Japan must face up to past

Updated: 2014-07-08 07:27

By Li Xiaokun and Zhang Yunbi(China Daily)

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Reinterpretation of constitution and denials of facts show Abe and his cohorts have not learned the lessons of history

In a speech marking the 77th anniversary of the start of the Chinese People's War of Resistance Against Japanese Aggression (1937-45) on Monday, President Xi Jinping criticized people who "beautify the history of aggression".

"Unfortunately, nearly 70 years after victory in the Chinese People's War of Resistance Against Japanese Aggression and the anti-fascist war, there is still a minority group of people who ignore the historical facts, who ignore the tens of millions of lives lost in the war, who go against the tide of history, deny and even beautify the history of aggression and harm international mutual trust and create regional tension," Xi said in a nationally televised speech at Lugou Bridge, also known as the Marco Polo Bridge, in suburban Beijing.

The unusually high-profile ceremony on the anniversary of the 1937 Marco Polo Bridge Incident, which was the beginning of the war of full-nation resistance against Japanese aggression, was a sharp warning that the current political situation in Japan is reminiscent to that 77 years ago.

Yang Bojiang, deputy chief of the Institute of Japanese Studies under the Chinese Academy of Social Sciences, said "the rare move apparently targets the fact that the authorities in Japan have not learned from past wrongs".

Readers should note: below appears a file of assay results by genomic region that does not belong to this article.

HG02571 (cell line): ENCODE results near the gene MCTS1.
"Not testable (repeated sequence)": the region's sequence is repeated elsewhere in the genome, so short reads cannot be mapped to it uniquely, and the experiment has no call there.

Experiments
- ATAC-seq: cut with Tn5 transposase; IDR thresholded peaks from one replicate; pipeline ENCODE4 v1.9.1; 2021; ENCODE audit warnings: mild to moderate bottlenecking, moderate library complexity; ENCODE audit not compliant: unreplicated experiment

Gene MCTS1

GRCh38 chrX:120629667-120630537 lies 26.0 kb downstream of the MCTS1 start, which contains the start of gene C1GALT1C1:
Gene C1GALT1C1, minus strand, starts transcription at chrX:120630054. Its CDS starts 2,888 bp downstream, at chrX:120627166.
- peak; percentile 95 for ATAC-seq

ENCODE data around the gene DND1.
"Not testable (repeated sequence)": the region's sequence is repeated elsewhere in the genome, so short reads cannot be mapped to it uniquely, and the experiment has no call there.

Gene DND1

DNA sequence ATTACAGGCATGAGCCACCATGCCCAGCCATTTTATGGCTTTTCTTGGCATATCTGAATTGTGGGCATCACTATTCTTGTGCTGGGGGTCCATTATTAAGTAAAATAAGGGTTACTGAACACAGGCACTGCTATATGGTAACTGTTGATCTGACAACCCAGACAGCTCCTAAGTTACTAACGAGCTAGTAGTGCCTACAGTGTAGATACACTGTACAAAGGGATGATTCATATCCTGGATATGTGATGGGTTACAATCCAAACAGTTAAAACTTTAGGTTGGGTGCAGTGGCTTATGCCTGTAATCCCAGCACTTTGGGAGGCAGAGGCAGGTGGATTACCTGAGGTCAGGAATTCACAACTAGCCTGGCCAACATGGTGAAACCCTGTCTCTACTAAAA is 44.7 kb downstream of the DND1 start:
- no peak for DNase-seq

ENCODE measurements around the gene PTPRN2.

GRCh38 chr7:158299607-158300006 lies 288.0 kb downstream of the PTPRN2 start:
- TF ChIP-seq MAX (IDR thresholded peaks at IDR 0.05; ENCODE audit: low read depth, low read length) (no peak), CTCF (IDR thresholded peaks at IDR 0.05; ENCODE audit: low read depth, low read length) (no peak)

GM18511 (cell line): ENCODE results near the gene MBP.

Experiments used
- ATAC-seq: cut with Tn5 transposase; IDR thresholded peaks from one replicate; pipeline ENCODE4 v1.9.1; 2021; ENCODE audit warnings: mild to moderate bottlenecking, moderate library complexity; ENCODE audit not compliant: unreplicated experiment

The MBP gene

Yang noted that, to serve the political tide of "turning right", Japan's right wing is adjusting laws and policies on the one hand while putting a gloss on history to lay down the basis of the values it needs on the other.

Japanese Prime Minister Shinzo Abe's announcement on July 1 that the country's Self-Defense Forces can fight overseas, marked a radical change in the country's postwar pacifist stance by reinterpreting Article 9 of the Constitution.

And right-wing figures in Japan, including Abe, have been consistently denying that the imperial army routinely committed atrocities, massacred civilians or forced about 200,000 "comfort women" from China, the Korean Peninsula and others, to serve Japanese troops.

Yang said China is not only arguing with Japan on issues of history, but is struggling "for the security of East Asia".

Jiang Feng, chief editor of the Japan-based New-generation Overseas Chinese Newspaper, pointed out that the reinterpretation of Article 9 of the Japanese Constitution has "made Japan a country that can restart the Marco Polo Bridge Incident anytime".

Su Zhiliang, a professor on the Chinese People's War of Resistance Against Japanese Aggression with Shanghai Normal University, said by arranging the commemoration, Beijing is "warning its people and the international community" about the dangerous trends in Japan, which has "pushed Asia to another key juncture in history".

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